d

RebeccaL. said...

Seems like you could've just got a bunch of clothes hangers and the clothespins and clipped the socks and such to the hangers. Hang outside on the porch to dry...hasn't everyone got various and sundry nails sticking out on the porch? I hang a lot of my laundry indoors in the winter on clothes hangers, attached to door frames or door knobs. I'm sure your huge home is bigger than my small abode so you probably have lots of places to hang clothes hangers. My mom has a small home and she hangs them on hangers then on the shower rod. They will dry much much faster hanging than draped practically on the floor, since the air is warmer and circulates better higher. We must be creative!

Simply Linda said...

Oh, how I miss living on the farm and hanging the wash the out. Now, we live in town with a small yard and my husband said no.(smiles)

Stay strong, keeping you in prayer.

Dawn said...

I guess if a major appliance has to die, the dryer is the best as one can live without it unlike the refrigerator or stove.

I love line-dried clothes. I have one of those umbrella-like clotheslines on my deck. The pole is inserted through the hole in the center of the picnic table and anchored by a patio umbrella stand. So instead of the usual umbrella, the table on my deck has a clothesline.

My grandmother never had a clothes dryer so in the winter she would drape the wet laundry on all the radiators to dry. I love the faint scent of fabric softener and warm moisture in the air as the clothes were drying.

I hope someone comes to your rescue soon and sets up your clothesline for you.

Hanging out the wash is such a pleasant chore.

Therese Bizabishaka said...

Here in Australia it is common practise to dry your clothes on a line. Not only does it add a lovely fresh scent that no fabric softener can compete with but the sun also has a mild bleaching effect on stains and the like. In the winter when it rains I often drape clothes over my furniture. It is also good to invest in clothes airer/rack that can be used indoors or put outside on a verander. For small items like underwear and socks you can also purchase a contraption that is a hoop with lots of pegs attached hung from a clothes hanger (sorry I don't know what they're called) it saves a lot of space and can be hung in the bathroom from the shower railing or anywhere you find a suitable area. Good luck on your laundry situation. Blessings.

Rhonda said...

We homemakers just do what we gotta do :)
I like to hang our freshly laundered clothes on hangers in doorways around our home to let them dry. When done, they can just go straight to the closet.

JES said...

You are explaining my family room right now! :)

Sandi@ Rose Chintz Cottage said...

We home makers do what we have to do to get things done. My clothesline broke during the winter so I am waiting for a new one to be put up. Meanwhile I am using my dryer and many things I am hanging on the wooden clothes rack by our pellet stove. I can't wait to smell the scent of the outdoors in the laundry again. There's nothing quite like it, is there?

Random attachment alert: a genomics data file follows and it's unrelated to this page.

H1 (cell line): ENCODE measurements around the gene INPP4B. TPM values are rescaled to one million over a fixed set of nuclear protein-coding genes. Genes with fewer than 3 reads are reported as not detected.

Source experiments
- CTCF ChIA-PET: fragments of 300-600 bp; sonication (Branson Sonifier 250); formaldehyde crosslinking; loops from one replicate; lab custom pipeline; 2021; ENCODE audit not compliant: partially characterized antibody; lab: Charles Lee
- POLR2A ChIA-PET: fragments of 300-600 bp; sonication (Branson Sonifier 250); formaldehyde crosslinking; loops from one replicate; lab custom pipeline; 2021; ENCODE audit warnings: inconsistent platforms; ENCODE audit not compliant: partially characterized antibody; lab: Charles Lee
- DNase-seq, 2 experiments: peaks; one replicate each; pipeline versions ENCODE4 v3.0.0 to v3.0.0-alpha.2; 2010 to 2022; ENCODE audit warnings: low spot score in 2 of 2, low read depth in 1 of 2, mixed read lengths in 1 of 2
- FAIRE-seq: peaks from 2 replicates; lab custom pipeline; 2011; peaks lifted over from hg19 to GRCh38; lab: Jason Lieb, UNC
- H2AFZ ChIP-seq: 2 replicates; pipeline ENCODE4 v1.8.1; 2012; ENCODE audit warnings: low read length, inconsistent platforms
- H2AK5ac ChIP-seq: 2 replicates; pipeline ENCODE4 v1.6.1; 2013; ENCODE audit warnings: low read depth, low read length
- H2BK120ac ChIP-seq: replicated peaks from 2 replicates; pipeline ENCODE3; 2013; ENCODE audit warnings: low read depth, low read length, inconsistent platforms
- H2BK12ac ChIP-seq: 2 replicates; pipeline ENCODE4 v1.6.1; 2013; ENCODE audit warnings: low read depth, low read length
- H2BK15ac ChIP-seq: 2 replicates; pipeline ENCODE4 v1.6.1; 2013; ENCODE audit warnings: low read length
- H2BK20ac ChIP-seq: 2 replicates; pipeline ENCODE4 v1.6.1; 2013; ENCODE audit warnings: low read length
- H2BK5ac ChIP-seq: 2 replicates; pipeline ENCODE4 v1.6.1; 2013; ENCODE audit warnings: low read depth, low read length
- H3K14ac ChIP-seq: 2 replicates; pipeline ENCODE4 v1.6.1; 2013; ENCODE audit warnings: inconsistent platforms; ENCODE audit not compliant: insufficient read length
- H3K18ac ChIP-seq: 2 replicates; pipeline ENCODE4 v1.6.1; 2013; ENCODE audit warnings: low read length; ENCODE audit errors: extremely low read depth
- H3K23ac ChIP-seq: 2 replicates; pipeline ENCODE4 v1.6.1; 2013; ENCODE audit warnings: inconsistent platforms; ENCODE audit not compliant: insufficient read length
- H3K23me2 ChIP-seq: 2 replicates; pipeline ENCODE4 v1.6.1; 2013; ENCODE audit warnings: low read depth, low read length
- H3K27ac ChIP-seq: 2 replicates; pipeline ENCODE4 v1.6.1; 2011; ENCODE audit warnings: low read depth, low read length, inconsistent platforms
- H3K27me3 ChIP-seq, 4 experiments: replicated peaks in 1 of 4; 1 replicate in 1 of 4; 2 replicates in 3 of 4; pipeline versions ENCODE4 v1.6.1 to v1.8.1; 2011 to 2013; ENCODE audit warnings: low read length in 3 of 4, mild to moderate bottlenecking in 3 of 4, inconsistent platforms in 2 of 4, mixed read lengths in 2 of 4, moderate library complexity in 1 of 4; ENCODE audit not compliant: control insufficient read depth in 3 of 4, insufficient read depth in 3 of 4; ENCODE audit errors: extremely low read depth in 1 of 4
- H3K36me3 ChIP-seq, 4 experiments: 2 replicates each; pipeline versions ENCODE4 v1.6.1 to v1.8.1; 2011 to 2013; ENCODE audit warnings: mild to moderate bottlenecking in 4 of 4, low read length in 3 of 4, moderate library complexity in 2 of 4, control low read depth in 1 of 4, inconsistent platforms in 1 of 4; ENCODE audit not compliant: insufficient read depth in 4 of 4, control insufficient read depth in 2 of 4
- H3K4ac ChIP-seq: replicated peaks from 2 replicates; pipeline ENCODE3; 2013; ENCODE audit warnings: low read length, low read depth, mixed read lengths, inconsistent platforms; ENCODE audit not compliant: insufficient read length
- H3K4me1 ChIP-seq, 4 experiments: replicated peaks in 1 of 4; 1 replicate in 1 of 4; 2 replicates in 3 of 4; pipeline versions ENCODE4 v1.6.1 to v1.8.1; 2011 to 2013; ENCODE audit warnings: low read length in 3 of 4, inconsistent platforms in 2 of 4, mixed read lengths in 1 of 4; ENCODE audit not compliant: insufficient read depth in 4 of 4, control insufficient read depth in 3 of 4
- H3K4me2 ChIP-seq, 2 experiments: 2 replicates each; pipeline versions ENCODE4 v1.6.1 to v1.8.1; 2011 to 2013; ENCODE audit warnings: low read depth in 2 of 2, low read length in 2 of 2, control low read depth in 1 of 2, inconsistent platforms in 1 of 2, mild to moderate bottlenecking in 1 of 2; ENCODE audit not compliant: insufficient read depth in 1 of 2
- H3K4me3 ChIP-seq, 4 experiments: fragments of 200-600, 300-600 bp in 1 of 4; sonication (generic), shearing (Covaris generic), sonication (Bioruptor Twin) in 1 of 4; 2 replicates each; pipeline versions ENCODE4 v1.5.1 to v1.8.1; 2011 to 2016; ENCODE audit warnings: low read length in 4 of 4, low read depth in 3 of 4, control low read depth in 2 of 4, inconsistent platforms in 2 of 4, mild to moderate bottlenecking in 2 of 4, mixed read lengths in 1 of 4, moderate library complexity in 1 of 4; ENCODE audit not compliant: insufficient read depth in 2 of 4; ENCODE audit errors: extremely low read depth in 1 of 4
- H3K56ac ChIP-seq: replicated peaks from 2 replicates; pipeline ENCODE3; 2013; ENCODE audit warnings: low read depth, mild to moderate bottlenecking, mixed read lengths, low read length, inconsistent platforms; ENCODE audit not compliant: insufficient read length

I see you have John Wesley's quote on your sidebar. Would that our children too could say the same. I also see you listed Christmas Carol Kauffman as a favourite author. I have several of her books and have read them many times over. Thank you for sharing with us and and have a beautiful day.

Blessings,
Sandi

Jennifer said...

How very wonderful it is to serve our family in this way! To take this simple time of doing laundry (whether a modern way or hanging the laundry to dry) to know a quiet peace. A wonderful time to pray and to simply ponder the things of the day and the great love of the Lord Jesus in our lives.
Thanks for sharing your childhood memories! I have sweet memories of hanging laundry to dry from my mom to! :)

Michele Morin said...

We are blessed to have a lovely dry furnace room, so I am able to hang laundry year round. I especially enjoy admiring the line of laundry when the wind is lifting the sleeves and tossing the towels. Luci Shaw, in a poem written long ago, wrote about the drying laundry "praying its vapors to the sun" and I usually have those words near me when I'm hanging laundry on a sunny day.

Mrs. B, a very peculiar person said...

Good Morning Mrs. White,

As a young child I lived with my grandmother who didn't have a clothes washer or dryer. She used a wash board, a dedicated wash plunger, the bathtub (for heavier fabrics, towels & bedding) or the deep kitchen sink (for lightweight items), a clothes wringer and an outdoor clothes line to wash and dry all our laundry.

When we lived down home I had a nice large clothes line, 40' long with 4 strands. The scent of line dried clothes brings back so many fond memories of living with my loving and kind grandmother. Since moving to the Montana prairie 5 years ago, each spring I've asked Mr.B to build me another clothes line. As I patiently wait, I long for the fresh scent of line dried clothes.

I hope one of your grown boys will come out soon and help get your clothes line in working order again.

Blessings,
Mrs.B

Draffin Bears said...

Lovely to discover your blog and many thanks for visiting mine.
We are so lucky to have modern washing machines, in this day and age. I don't have a dryer and prefer to dry mine on the outdoor line or have washing on the clothes horse if it is wet.
Enjoy the week
blessings
Carolyn

Sharon C said...

Had to laugh.I have Had laundry hanging all over the house before.Washed clothes bý hand.When stove went out,cooked on a grill.Baked in a crock pot.The list goes on.Like you said,it is all about being creative.